How do you get involved?

Technically speaking, all you have to do is write a book that follows the guidelines of the world you want to join. Here’s the link to the main Kindle Worlds page. Odds are good that every genre is represented.

The first thing to do is get familiar with the world you want to join. If you’re already a fan of something, that’s great you can skip that step. But this is a hugely important step. Make sure you understand the world. Next, choose a character to write about. I started the Lei Crime Series intending to do a Defining Moments series featuring many different characters in each subsequent book, but once I wrote the second one, I stuck it out with FBI Agent Marcella Scott. I rebranded that series to focus just on her and called it The Shadow Council Series.

It might help to get involved in some of the FB groups for authors interested in a particular Kindle World. I know both the Lei Crime and Sydney Rye series have FB groups. They’re private but if you’re interested, you can always apply and the admins will let you in if you’re serious.

BTW, if you grab one of the free books below then let me know you came from this e-conference, I will enter you into a contest to win a copy of any of my Kindle World titles, 2 Shadow Council pencils, and a postcard pack.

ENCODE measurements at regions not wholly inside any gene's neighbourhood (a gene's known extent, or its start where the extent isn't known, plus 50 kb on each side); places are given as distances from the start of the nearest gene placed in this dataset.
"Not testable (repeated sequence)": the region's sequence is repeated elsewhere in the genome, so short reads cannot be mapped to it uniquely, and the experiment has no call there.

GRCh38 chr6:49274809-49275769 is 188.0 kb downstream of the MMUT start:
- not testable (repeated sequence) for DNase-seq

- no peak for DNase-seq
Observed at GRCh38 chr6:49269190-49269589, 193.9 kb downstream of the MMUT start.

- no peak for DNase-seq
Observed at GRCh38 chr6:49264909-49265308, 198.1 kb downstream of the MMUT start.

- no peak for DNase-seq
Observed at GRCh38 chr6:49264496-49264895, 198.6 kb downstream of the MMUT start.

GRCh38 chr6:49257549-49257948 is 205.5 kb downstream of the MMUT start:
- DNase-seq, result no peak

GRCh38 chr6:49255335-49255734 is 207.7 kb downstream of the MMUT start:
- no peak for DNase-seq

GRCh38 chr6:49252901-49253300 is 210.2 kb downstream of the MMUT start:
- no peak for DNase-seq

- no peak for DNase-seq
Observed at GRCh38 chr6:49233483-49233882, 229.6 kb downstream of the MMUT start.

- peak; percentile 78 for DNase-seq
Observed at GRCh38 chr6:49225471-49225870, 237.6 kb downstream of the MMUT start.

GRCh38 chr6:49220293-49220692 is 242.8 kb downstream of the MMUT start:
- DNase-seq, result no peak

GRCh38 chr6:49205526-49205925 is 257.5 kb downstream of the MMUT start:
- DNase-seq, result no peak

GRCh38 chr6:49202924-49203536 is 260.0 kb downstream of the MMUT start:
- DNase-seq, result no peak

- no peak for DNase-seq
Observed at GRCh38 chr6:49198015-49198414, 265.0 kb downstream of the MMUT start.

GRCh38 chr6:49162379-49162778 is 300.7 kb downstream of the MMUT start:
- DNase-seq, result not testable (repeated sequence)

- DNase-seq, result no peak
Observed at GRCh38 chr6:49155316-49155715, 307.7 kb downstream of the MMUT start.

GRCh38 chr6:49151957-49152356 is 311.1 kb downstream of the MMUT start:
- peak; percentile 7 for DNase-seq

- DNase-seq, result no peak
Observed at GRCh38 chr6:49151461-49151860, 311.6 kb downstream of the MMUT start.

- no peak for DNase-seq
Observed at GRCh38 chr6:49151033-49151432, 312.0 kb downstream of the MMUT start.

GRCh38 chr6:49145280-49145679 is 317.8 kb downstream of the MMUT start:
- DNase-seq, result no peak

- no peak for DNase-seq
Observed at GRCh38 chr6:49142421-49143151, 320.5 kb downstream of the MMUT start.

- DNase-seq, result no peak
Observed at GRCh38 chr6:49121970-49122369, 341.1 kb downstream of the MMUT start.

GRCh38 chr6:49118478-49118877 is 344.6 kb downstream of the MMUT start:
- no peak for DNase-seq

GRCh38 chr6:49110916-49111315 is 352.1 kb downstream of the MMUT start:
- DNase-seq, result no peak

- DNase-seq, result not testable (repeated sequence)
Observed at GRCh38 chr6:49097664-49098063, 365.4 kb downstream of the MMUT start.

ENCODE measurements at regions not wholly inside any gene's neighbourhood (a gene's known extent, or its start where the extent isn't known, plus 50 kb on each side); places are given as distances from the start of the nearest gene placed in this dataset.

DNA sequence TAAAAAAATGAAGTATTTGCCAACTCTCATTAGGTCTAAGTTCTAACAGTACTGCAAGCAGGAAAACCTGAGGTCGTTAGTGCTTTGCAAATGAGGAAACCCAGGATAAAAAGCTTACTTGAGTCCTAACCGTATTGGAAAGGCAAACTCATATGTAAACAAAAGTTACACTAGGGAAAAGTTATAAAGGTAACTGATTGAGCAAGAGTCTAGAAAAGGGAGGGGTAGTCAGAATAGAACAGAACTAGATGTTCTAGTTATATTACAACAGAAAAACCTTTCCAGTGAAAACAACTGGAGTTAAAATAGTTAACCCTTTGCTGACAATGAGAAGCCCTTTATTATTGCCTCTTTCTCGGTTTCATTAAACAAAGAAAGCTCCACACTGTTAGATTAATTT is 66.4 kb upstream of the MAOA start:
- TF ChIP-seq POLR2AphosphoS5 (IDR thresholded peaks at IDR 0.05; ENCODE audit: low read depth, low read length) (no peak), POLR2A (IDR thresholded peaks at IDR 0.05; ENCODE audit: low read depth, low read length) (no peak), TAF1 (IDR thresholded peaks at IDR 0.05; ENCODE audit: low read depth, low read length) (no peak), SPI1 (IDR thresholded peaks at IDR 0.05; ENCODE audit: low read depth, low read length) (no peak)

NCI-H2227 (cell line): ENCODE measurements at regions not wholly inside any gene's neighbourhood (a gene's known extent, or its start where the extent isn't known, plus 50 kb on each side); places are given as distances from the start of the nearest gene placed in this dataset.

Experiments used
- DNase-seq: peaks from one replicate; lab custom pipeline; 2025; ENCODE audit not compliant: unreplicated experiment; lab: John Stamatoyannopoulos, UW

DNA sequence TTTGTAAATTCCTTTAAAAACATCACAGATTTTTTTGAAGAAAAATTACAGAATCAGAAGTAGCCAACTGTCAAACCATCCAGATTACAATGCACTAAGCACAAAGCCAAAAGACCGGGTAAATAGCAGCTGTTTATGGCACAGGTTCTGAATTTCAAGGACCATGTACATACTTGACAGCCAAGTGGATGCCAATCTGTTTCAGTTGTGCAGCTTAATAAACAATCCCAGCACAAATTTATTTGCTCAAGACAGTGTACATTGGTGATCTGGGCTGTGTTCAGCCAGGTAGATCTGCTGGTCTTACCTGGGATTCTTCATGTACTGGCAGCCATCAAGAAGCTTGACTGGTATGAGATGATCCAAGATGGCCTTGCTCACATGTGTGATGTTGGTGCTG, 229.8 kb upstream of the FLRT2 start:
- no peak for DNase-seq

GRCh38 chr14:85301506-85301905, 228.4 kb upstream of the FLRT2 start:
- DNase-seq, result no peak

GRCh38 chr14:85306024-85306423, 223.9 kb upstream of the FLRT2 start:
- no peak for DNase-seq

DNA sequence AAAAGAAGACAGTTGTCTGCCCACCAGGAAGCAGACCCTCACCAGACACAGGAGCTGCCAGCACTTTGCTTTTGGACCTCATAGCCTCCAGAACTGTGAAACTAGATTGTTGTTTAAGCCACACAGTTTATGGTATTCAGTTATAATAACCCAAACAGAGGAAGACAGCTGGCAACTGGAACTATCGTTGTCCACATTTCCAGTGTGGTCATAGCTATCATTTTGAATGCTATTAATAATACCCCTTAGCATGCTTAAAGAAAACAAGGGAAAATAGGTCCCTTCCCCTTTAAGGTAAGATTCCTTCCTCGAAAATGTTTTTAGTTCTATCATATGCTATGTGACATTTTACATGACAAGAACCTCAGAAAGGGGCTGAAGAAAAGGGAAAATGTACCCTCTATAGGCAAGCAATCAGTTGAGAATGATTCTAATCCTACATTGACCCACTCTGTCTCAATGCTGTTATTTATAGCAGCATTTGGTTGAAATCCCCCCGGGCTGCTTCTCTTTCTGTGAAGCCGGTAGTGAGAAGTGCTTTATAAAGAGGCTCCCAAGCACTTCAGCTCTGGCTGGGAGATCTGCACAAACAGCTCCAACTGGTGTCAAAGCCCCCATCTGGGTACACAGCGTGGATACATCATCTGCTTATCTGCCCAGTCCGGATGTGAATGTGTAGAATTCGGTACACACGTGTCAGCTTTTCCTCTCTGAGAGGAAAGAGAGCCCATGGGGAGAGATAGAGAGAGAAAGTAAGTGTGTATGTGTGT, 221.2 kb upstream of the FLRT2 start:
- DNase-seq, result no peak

Conclusion:

Kindle Worlds are an excellent publishing option, but you have to follow very specific guidelines for each world. You need to read those rules closely for each world because they will differ. That said, it’s a fun and profitable way to gain more exposure for your existing works.

Thanks for reading!

Julie Gilbert 2013 (5 of 25)

Love Science Fiction or Mystery?

AD, HFC KC

Choose your adventure!
Get Ashlynn’s Dreams or The Kiverson Case absolutely free.

Email and Links:

Devyaschildren @ gmail.com

Author Website

Facebook Page

Twitter

Amazon Author Page

Writing Awesome Book Descriptions

Book Descriptions – Definition and Importance

The book description’s the first impression most people are going to get of your writing. You want to do this part right! It needs to entice them to read the book without telling everything.

Common Pitfalls of Writing Blurbs:

Telling too much: You want to get the reader to buy the book, not tell them the whole story. There’s a time and a place for this, but in general, you want to keep some salient points secret.

Rambling: This might be a personal preference thing. I don’t like long book descriptions. They run the risk of rambling. Telling too much and rambling may sound like the same thing, but I define the first in terms of giving away plot points and the second as unnecessarily defining stuff that should be obvious.